I've watched numerous home-made transom replacements fail 100% upon takeoff at the No-Wake zone, but the really bad jobs usually look bad to start with. If I saw potential trouble on a boat I'd at least warn folks, but had to let them launch unless it looked hazardous. Sinking isn't ever a light matter, as the boat owner must pay to have the hull and motor removed from the lake, and they are responsible for damages done from oil and gas spillage: fires, damaged shoreline, etc.. If you are skilled enough working with fiberglass then go for it. Anywhere else on the boat a glass repair wouldn't be such an important decision, so I wouldn't let a transom repair be your first fiberglass experience. Here's a handy site you might appreciate. Ignore the picture of the big boat, as all the advice applies to any glass boat. Click Here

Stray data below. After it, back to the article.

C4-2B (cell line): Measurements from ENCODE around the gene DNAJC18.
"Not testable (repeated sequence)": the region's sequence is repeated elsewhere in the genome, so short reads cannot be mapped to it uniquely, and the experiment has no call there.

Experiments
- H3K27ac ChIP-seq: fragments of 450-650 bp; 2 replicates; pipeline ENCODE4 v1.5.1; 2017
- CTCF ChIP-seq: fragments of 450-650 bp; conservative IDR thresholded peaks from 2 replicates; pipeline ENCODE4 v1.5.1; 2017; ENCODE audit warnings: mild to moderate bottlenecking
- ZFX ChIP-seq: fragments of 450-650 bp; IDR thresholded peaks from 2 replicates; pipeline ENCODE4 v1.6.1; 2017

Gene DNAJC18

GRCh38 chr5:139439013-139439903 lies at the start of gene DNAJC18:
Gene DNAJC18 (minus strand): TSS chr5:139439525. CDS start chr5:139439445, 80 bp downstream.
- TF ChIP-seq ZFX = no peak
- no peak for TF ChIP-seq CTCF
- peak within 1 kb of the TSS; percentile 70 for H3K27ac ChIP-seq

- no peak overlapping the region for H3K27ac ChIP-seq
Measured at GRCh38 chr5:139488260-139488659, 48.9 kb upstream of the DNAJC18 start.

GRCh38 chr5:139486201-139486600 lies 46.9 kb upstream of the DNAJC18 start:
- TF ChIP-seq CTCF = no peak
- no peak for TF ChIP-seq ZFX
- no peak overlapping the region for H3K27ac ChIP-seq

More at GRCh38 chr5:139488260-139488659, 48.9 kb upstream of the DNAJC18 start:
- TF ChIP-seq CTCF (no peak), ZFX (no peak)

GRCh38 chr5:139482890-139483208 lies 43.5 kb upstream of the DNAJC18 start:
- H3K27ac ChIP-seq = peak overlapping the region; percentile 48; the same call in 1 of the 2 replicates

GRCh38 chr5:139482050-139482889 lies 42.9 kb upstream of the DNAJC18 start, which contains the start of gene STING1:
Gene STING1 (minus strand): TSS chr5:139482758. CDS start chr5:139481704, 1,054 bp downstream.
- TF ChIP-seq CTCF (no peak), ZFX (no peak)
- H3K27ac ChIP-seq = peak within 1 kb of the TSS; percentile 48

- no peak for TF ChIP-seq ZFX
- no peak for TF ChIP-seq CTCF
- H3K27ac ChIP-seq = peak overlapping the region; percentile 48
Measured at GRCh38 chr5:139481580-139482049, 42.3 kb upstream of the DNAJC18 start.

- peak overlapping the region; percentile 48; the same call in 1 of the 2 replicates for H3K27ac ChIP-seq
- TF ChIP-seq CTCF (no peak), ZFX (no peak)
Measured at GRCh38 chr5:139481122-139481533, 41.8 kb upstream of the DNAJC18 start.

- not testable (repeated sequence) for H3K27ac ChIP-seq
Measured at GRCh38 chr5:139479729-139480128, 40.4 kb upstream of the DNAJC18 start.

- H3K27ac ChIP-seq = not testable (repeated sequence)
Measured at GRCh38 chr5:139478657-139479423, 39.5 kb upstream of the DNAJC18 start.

I'd follow the advice to first know exactly how much damage might be there. You might only need to drill or scoop out a small area, once you get any rotted wood out, finding at worse your problem is simply a deeper & wider crack to fill and cover. I think it's not a good idea to replace the whole thing if not necessary, unless you have a professional do it. If all you have is a thin crack and caught it in time, then maybe all you need is some gel coat repair.